Inside Shakespeare’s globe theatre – Story Secrets

Inside Shakespeare’s globe theatre – Story Secrets


– Coach Jimmy here. You’re a story coach, and
you’re gonna wanna subscribe to this video, like it, ’cause today, we’re talking the
godfather of storytelling. (downtempo music) Okay, just checked off
bucket list item for me. If you haven’t met before, my name is Jimmy Hays Nelson, and before becoming a storytelling coach, my background was in acting as a performer, musical theater performer. And I am standing outside of
Shakespeare’s Globe Theatre here in London. And this, this is the
mecca for all storytelling. When I tell people the most effective way that they wanna have an
impact on somebody is telling a story, not just facts and figures and why their business helps them or whatever their cause is. But if you can really tell a story, if you can encapture something in a narrative form for somebody, that you can have a bigger impact. Well, if you think about Shakespeare, you wanna talk about having an
impact far beyond your years, hundreds of years that, think of how many sayings and movies and other things have
come from the stories that this gentleman told. – Oh, full of scorpions is my mind. – What’s done is done. – [Narrator] From Tony Award
winning director Julie Taymor. Academy Award winner Anthony Hopkins. – I shall grind your bones to dust. – And it was really interesting
walking through there and thinking that now in 2019 and hearing all the history of like when these stories were written that he probably had no idea the impact that he was gonna have, and I think that happens
for all of us so much. We don’t think our story’s good enough. We don’t know… We don’t think that it’s
really gonna have a big impact. But if you have the
courage, the wherewithal, to step out and tell a good story regardless of whether you think about it, it’s not so much about what
you think about it, right? It’s about how that audience receives it. What do they do with it? Maybe it sparks a different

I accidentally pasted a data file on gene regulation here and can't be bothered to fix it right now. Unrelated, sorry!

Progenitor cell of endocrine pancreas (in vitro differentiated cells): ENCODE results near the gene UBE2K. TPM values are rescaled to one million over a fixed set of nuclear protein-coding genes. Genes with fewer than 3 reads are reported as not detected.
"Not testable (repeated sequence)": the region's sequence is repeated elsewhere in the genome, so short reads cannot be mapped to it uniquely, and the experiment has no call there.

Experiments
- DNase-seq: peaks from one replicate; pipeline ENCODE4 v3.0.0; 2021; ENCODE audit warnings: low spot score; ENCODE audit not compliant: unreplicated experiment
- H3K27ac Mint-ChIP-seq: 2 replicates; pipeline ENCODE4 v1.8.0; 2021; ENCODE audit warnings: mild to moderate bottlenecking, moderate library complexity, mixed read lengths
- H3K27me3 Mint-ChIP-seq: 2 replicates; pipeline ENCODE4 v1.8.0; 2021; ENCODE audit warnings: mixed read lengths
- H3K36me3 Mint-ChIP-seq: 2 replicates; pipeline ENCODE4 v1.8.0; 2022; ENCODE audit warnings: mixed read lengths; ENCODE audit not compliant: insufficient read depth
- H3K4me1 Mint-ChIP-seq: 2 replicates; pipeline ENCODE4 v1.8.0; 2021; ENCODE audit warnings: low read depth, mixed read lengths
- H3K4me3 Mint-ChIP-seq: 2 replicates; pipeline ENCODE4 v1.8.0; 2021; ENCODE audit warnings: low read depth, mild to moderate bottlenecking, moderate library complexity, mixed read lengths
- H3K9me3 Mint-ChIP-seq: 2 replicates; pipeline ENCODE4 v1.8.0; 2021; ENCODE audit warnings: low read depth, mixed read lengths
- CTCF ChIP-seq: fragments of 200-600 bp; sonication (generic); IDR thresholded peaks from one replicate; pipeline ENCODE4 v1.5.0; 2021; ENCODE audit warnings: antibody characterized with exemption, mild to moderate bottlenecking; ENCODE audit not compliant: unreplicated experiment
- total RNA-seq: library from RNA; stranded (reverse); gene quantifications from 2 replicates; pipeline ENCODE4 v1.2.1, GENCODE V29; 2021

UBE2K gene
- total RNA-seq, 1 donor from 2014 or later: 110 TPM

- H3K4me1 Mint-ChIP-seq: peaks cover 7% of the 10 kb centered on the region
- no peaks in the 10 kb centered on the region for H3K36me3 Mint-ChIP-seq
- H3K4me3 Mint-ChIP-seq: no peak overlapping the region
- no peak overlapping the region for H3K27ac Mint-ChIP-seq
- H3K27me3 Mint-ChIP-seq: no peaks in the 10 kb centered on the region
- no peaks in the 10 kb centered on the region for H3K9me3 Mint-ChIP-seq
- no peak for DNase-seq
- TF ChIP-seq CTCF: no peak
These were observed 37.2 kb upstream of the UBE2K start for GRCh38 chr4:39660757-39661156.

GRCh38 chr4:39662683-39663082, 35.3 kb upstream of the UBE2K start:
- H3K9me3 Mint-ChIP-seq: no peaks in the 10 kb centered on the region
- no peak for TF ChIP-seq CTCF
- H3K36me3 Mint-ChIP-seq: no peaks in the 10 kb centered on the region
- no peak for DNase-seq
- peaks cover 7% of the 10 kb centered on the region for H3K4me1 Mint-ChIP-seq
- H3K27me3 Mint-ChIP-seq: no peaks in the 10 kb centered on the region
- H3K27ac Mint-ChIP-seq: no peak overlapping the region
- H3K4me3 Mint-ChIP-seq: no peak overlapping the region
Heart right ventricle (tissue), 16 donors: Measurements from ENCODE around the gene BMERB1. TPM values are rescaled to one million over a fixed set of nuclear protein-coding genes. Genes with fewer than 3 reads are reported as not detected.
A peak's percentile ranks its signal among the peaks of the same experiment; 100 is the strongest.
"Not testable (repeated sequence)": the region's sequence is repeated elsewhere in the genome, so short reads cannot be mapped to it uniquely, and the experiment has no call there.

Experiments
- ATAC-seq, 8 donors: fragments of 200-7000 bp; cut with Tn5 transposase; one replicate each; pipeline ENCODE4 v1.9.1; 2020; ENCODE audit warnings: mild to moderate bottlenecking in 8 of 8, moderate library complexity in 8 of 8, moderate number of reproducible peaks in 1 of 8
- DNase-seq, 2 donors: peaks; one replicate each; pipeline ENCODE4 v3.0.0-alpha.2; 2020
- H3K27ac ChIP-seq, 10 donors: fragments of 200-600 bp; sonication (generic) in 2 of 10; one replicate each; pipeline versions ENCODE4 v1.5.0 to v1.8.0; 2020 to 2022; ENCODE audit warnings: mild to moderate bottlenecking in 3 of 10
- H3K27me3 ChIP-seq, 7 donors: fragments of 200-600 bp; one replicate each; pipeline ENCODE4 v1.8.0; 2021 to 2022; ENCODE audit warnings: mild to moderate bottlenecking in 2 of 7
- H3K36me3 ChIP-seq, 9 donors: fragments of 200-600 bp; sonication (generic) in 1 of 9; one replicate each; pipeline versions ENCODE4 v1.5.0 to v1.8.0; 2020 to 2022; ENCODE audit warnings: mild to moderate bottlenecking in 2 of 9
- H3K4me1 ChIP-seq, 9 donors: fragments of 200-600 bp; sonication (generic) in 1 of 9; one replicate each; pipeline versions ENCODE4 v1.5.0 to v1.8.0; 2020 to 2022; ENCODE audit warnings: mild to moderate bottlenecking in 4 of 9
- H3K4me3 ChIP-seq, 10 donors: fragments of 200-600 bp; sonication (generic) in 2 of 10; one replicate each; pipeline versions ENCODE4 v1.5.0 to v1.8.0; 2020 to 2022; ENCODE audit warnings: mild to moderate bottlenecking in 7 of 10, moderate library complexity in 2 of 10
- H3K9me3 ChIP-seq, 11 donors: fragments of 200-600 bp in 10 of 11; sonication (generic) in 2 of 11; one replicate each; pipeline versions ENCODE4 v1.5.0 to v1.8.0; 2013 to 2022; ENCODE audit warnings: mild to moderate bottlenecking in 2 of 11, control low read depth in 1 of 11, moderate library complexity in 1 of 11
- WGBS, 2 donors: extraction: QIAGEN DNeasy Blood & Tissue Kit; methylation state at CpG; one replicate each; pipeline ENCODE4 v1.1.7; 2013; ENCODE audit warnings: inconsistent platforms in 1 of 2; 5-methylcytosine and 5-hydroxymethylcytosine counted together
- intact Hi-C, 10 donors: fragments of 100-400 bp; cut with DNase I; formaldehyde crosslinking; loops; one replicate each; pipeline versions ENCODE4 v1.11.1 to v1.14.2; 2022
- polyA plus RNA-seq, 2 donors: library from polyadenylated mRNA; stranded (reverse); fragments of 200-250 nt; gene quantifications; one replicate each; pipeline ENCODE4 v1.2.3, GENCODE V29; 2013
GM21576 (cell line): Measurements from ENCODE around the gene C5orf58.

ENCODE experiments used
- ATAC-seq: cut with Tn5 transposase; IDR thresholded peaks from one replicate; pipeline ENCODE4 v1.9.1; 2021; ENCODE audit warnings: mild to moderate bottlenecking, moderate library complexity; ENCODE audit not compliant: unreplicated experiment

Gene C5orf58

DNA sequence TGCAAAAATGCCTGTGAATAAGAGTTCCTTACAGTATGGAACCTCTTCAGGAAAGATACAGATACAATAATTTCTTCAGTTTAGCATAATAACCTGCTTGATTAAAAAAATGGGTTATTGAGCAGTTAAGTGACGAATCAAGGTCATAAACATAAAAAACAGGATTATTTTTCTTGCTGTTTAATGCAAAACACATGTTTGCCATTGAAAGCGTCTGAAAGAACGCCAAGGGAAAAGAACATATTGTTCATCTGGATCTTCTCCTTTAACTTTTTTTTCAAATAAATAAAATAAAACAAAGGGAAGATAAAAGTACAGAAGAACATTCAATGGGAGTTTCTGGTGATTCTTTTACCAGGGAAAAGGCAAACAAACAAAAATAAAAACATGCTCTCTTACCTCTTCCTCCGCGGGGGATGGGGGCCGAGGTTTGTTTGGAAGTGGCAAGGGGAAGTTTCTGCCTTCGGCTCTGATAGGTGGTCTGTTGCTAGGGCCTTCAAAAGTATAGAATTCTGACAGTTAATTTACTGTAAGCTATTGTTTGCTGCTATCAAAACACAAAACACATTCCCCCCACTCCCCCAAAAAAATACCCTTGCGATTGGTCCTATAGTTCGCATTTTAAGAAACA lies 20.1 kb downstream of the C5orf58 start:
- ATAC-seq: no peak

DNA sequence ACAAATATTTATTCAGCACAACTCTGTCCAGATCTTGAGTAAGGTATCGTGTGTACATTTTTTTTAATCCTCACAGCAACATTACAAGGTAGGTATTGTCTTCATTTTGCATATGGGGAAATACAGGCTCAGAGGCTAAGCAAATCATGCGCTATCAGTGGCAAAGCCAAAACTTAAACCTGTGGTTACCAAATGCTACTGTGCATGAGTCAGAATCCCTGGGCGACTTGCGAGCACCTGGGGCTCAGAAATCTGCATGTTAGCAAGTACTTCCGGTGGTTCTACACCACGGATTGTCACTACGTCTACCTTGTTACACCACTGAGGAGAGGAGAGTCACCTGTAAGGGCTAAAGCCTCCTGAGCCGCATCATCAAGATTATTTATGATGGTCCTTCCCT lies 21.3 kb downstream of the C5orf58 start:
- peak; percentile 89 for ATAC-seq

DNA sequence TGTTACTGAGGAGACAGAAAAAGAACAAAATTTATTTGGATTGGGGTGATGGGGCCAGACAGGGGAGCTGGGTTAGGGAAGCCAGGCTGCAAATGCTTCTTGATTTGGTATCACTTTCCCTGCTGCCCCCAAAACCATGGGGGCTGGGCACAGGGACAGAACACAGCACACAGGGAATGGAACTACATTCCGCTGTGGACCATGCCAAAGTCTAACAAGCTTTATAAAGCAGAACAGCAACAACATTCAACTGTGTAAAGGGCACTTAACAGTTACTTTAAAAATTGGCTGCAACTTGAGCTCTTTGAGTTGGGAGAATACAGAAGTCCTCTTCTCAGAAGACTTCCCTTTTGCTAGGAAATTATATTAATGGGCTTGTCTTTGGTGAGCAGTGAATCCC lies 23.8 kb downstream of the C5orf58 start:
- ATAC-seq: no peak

version of that story. And that’s what Shakespeare’s stories did again and again and again,
it gives us phrases. It created new parts of a language. And so, for me, this was just
a super humbling experience to be in the midst of
the ultimate storyteller, to remember not to keep
my stories to myself, not to prejudge them and
think they’re not good enough. I’m gonna encourage you
to do the same thing. I would love to hear from you. What’s your story? What’s that one that you haven’t told that you think is not good enough, that’s embarrassing, that maybe doesn’t put
you in the best light? ‘Cause I’m gonna tell you, the story that you’re hanging onto
right now is the one that’s gonna impact people. The one that you’re not
telling right now is the one that’s gonna create a cause. It’s gonna serve the most people. And if you need somebody to
help you with that story, I would love to help you. Thank you for taking the time. I’m gonna continue to take in this amazing experience here in London. I’m almost speechless for
somebody who likes to talk a lot. Just keep telling stories. Tell a story. Change the world. Shakespeare’s Globe Theatre! Done? (claps) Make sure to check out
the rest of the blog for the rest London adventures!

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